Annual sculpture exhibition on display at Peace Arch Park


Though many summer events in Blaine have been canceled due to Covid-19, a yearly tradition remains: The 23rd Annual Peace Arch Park International Sculpture Exhibition. Christina Winkler, exhibit coordinator of the International Peace Arch Association (IPAA), said the organization is grateful to still hold the outdoor gallery amidst a pandemic.

“Frankly it’s nice to have something kind of normal going on,” she said. “We all need something to look forward to.”

The exhibition is currently on display at Peace Arch Park, a place where visitors can socially distance and safely view the art, Winkler said. More people are visiting the park to meet up with friends and family from across the border due to the border closure, so Winkler said the venue provides a way to introduce people to the arts who may not usually visit a gallery.

Winkler added that it’s wonderful to see cross-border relationships at the park because it echoes what the Peace Arch represents.

“Art is a universal language and peace is a universal need. It’s just so beautiful seeing the art actually in the natural environment,” Winkler said.

The IPAA, in coordination with park management, selected eight sculptures created by five artists to be featured in the exhibition. Some pieces are figurative while others are more abstract. The artwork is scattered around the west side of the park, near the northbound crossing. One sculpture titled “Rocketman,” visible to drivers crossing northbound, features a mannequin riding on top of a thin metal rocket. The piece “symbolizes man’s urge to explore the world,” artist Ron Simmer said in the exhibition’s informational brochure.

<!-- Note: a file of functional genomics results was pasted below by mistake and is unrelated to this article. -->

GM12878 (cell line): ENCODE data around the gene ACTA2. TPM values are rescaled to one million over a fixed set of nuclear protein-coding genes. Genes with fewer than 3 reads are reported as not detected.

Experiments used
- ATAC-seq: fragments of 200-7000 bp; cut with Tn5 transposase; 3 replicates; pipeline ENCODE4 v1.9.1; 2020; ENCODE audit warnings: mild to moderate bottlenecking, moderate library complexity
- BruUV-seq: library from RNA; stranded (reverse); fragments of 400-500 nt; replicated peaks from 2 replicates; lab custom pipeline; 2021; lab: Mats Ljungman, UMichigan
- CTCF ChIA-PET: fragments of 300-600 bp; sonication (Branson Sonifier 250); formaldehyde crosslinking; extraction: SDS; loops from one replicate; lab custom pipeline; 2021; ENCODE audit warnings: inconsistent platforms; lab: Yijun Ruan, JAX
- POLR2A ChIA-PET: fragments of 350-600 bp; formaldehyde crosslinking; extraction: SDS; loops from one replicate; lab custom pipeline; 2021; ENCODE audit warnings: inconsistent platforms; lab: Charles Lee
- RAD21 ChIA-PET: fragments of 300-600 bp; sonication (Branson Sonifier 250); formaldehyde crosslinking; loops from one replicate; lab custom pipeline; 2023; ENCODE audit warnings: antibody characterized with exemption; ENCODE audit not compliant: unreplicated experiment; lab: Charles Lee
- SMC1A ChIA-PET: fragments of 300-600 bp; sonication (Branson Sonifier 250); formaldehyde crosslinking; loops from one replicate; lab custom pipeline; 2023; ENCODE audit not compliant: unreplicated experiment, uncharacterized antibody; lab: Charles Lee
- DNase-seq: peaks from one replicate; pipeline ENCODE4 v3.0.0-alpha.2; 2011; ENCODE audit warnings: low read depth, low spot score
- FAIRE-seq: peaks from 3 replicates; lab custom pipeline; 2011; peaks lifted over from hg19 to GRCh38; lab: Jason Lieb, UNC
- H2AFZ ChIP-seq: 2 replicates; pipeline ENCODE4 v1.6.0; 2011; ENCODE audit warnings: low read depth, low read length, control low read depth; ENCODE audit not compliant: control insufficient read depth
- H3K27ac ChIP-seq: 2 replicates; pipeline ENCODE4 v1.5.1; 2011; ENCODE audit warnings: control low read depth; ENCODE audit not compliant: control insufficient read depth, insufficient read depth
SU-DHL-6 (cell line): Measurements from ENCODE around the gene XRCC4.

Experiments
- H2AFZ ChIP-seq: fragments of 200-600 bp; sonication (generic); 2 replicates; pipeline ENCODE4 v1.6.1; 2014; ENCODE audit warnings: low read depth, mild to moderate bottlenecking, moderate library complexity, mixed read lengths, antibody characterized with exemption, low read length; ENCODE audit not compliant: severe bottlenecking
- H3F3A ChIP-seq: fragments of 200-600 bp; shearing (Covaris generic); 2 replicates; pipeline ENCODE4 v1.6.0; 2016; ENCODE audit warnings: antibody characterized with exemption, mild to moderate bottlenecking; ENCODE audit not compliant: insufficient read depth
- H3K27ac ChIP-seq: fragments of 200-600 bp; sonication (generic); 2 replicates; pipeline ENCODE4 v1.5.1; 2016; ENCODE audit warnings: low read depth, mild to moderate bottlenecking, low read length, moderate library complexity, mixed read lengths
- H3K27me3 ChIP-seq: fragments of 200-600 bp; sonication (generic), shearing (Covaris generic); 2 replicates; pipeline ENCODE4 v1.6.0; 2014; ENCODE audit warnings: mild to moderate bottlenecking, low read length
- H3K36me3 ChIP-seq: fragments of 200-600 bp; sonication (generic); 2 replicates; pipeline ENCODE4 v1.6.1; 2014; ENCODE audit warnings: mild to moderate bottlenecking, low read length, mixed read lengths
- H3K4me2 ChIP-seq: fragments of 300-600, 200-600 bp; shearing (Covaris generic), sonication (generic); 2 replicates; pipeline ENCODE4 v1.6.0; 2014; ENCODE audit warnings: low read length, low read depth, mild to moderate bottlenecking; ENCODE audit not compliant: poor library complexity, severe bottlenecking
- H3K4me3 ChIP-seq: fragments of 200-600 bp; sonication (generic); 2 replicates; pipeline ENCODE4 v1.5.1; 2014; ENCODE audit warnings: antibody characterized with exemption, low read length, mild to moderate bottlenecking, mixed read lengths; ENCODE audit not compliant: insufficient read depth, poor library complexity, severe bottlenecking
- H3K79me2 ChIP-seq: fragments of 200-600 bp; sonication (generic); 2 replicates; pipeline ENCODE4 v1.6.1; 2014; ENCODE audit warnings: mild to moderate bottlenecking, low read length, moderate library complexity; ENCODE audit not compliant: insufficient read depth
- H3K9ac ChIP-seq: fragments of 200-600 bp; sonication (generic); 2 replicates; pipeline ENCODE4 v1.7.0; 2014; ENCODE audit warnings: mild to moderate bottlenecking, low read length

“It’s very unique. Definitely a welcome to the park,” said Ariel Spears, a first-time park visitor.

Another artist, Joe Treat of Bow, submitted two of his driftwood sculptures to the exhibit this year. The 66-year-old discovered he had a knack for the hobby four years ago after visiting Thailand, inspired by the teak wood sculptures he saw there. Treat said he never considered himself an artist, nor did he have any technical training, but believes it’s never too late to find a creative passion.

“I think everyone has something they can do better than others, it’s just a matter of finding it,” Treat said.

Sometimes Treat has an animal in mind and other times he is inspired by the shape of the driftwood pieces he finds on the beach. For the exhibition Treat submitted two animal sculptures, “Lion & Cub,” and “Owl.” Treat said he takes time to make the sculptures look as life-like as possible.

“I knew I was doing good when a dog started barking at my sculpture,” Treat said.

The exhibition will be on display until October 1, and Winkler wants to feature even more artists at next year’s outdoor gallery.

“We hope we’ll get more submissions next year because we’re hoping that artists, as they’re nestled in and bunkered down, are being really creative,” Winkler said.

Informational brochures about each sculpture, which includes a map of the artworks’ locations, are available at the information kiosk inside Peace Arch Park. To learn more, or to submit your artwork for consideration for the 2021 exhibition, visit


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